[0016] For example, server 20 on network 1 may receive a request for a data packet from PC 30, also connected to network 1. The PC 30 will have a unique IP address and therefore server 20 will know where to send the data packet. This destination address will be added or encoded on the data packet and the network software will send the data packet to the destination address, in this case, PC 30. PC 30 will also have TCP resident on its hardware and will be able to manage the exchange of information with the specific IP addresses. Those skilled in the art will understand that different network protocols perform addressing in different manners and that data packets may be encoded with more information than just the destination address, for example, the source address, protocol type, etc. The present invention may be implemented on any network regardless of the manner of addressing or encoding of the data packets.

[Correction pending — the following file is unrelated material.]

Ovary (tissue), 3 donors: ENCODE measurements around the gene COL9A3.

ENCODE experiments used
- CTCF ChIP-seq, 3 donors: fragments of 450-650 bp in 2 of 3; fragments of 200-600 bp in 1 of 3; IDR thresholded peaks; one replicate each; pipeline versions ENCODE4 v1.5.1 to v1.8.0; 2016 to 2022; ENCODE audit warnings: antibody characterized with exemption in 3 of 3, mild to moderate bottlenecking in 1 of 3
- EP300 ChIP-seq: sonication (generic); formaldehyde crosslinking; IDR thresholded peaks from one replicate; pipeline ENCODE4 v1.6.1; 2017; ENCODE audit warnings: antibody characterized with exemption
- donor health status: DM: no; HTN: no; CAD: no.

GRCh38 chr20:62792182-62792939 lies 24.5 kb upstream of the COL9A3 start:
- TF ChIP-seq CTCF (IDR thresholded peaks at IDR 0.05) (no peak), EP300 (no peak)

[0017] Another example of network software sending data packets through the network is when PC 35 requests a web page for display on its monitor from embedded device 40. PC 35 may have, for example, a web browser that generates a request of a particular web page. PC 35 may operate an Internet browser such as Microsoft Internet Explorer®, Netscape Navigator® or other web browsing software. The internet browser software operated by PC 35 will transmit a request to embedded device 40. The request is in the form of a data packet or packets that include a destination address for the request, for example, embedded device 40 and a source address, for example PC 35, so the destination station can respond to the requesting station. The data packet request is encoded by the network software and transmitted via communication network 10 to embedded device 40. The request is processed by embedded device 40, which then sends a response to PC 35. The requested information is sent back in the form of data packets having a destination address the same as the original source address in the request (e.g. PC 35). PC 35 receives the data packets and processes the requested information via the web browser, and the web page is displayed on the monitor.